•  a work permit (if you’re planning to work) or evidence that your employer has applied for a work permit for you;
  •  evidence of eligibility to practise your trade in the country (if you’re self-employed, a journalist or in some other regulated profession) or a professional card, which serves as a work  permit for some self-employed trades;
  •  a police report (sometimes called a ‘certificate of good conduct’);
  •  proof of financial resources (if you aren’t going to take up employment);
  •  proof of health insurance;
  •  if a student, evidence of admission from an approved educational establishment;
  •  if an au pair, a copy of your agreement with a host family.

If you require a visa to enter the country do not attempt to do so without one, as you will be refused entry. Note that Belgium generally requires you to have a work permit or evidence that your employer has applied for one on your behalf before you can even apply for a long-stay visa or residence permit.

There are several different sorts of long-stay visas, depending on whether you’re going to Belgium for employment, to retire or to join your spouse or other family members. It’s possible to obtain a long-stay visa if you’re going to Belgium to marry or live in a stable relationship with a Belgian citizen or someone already legally residing in Belgium, but there are additional documents you must submit with your visa application, including evidence that the person already in Belgium is able to support a foreign spouse or partner.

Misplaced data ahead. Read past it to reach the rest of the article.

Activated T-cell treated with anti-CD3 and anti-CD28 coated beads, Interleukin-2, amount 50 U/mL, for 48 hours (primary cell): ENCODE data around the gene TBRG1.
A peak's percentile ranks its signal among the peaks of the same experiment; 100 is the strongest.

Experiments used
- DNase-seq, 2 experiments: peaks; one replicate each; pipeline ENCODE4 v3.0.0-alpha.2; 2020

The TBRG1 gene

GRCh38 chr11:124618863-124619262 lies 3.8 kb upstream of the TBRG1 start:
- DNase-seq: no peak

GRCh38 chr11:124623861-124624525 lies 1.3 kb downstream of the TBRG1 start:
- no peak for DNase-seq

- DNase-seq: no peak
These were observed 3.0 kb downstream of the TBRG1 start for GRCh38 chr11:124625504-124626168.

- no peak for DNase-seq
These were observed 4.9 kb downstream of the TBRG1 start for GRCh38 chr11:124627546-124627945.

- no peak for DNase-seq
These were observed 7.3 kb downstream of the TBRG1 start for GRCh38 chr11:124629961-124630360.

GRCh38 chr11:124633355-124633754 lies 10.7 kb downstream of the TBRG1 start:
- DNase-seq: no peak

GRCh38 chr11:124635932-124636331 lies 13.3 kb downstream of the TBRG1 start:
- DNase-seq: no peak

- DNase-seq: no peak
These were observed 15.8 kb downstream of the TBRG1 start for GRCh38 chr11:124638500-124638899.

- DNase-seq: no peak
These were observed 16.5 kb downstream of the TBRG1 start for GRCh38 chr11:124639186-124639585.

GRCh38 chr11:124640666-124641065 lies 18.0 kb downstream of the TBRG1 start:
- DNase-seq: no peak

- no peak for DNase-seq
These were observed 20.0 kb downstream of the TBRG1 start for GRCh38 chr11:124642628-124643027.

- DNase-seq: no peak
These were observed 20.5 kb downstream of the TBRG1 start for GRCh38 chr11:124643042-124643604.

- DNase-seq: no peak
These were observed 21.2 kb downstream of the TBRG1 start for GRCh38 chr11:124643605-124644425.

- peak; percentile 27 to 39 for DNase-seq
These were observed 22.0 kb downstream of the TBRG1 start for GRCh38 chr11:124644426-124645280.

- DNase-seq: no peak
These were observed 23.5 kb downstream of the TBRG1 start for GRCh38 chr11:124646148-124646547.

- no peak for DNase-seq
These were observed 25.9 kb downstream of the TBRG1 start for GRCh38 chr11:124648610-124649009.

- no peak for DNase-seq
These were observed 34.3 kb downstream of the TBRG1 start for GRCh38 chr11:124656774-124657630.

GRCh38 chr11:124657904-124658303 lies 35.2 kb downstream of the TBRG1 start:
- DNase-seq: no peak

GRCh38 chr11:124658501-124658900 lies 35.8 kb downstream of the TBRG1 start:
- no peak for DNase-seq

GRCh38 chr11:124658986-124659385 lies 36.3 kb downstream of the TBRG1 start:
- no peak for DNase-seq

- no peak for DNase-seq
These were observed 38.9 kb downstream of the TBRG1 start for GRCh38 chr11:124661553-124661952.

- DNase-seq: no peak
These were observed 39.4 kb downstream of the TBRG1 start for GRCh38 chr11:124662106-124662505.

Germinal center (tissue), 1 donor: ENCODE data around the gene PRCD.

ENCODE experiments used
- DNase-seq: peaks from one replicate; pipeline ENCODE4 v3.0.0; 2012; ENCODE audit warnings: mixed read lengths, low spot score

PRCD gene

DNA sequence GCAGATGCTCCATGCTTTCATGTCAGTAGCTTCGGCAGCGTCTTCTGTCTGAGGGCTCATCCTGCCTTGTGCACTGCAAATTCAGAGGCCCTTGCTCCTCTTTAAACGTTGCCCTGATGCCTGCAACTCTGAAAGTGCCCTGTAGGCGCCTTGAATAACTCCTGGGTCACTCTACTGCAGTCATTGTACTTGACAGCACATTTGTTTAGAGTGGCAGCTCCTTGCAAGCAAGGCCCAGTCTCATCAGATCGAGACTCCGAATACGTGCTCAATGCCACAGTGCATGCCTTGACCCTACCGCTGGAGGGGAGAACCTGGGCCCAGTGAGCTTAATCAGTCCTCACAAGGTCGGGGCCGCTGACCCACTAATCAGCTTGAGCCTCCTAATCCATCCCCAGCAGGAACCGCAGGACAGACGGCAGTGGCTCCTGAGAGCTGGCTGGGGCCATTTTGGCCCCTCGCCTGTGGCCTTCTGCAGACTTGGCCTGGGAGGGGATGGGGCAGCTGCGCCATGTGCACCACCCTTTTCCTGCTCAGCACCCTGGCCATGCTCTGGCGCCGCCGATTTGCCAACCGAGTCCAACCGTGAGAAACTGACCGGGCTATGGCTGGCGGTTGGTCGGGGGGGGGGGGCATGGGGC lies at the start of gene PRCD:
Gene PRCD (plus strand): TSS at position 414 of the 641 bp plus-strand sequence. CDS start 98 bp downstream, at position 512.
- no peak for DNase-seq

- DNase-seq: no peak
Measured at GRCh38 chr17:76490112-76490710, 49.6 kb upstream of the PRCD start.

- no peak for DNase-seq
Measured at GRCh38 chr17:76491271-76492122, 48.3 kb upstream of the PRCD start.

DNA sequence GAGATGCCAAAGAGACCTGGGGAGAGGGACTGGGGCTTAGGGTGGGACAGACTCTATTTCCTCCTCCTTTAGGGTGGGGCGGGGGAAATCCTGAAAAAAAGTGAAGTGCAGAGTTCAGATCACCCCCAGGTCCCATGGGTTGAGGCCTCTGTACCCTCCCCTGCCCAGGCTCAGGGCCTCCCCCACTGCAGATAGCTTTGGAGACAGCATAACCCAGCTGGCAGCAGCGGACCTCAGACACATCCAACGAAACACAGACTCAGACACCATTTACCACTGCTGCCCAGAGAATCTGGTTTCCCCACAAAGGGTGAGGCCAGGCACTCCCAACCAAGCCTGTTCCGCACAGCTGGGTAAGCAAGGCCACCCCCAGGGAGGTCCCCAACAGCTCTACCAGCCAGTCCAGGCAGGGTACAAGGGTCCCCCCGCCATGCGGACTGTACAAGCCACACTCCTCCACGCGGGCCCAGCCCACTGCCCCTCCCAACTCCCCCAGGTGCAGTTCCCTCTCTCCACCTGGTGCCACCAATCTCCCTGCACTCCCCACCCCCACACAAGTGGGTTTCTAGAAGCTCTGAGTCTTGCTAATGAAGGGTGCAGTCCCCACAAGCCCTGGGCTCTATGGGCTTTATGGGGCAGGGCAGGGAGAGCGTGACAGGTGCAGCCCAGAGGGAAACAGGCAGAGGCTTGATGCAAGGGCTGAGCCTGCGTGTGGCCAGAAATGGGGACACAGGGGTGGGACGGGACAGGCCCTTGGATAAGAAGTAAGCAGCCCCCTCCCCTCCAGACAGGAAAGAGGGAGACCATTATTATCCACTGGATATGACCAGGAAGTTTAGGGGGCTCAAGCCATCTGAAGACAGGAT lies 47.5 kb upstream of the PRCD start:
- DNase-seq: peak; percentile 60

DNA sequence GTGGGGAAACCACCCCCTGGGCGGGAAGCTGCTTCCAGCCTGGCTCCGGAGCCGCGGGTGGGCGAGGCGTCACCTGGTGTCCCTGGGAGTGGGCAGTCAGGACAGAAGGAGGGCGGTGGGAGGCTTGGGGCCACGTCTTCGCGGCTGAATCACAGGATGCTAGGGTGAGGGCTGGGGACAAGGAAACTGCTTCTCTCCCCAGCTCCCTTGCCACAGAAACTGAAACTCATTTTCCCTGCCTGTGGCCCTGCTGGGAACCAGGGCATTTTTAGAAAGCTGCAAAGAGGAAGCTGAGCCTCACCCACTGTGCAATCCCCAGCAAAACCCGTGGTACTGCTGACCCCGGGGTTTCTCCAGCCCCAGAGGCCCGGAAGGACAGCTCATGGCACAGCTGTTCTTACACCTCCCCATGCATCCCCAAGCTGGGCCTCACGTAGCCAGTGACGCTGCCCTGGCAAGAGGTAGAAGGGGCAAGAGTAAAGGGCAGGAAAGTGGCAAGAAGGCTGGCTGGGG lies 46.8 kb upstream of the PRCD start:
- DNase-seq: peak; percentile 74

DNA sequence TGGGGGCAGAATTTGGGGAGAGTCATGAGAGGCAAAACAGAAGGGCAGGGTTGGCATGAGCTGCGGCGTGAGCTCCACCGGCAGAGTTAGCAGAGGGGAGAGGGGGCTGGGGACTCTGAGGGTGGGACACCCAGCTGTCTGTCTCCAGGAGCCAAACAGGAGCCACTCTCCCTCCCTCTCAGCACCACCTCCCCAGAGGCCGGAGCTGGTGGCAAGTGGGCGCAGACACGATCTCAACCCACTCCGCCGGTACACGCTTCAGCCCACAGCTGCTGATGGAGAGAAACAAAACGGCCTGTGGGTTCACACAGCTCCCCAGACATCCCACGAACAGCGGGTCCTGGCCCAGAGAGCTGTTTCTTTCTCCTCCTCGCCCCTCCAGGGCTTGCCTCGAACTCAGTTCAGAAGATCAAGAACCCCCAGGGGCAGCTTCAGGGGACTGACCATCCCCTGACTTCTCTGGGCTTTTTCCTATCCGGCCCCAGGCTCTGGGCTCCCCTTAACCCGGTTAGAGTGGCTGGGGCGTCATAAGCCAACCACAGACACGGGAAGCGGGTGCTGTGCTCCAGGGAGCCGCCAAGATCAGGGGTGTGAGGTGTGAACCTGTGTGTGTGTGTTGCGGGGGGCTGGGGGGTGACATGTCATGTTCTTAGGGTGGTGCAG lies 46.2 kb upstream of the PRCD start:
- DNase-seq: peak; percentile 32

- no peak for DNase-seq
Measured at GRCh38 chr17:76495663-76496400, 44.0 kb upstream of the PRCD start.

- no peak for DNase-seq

If you’re going to Belgium for employment and aren’t from the EU, your prospective employer must apply for a work permit first; once that has been issued, you can apply for your residence visa. The Belgian embassy advises that the visa process can take up to a year, so don’t buy your travel tickets until your visa has been approved. You may be required to present certain certified and translated documents (birth certificate, marriage certificate, etc.). For more information on the documents you need to apply for a long-stay visa, visit the FPS Foreign Affairs website .

This article is an extract from Living and Working in Holland, Belgium & Luxembourg. from Survival Books.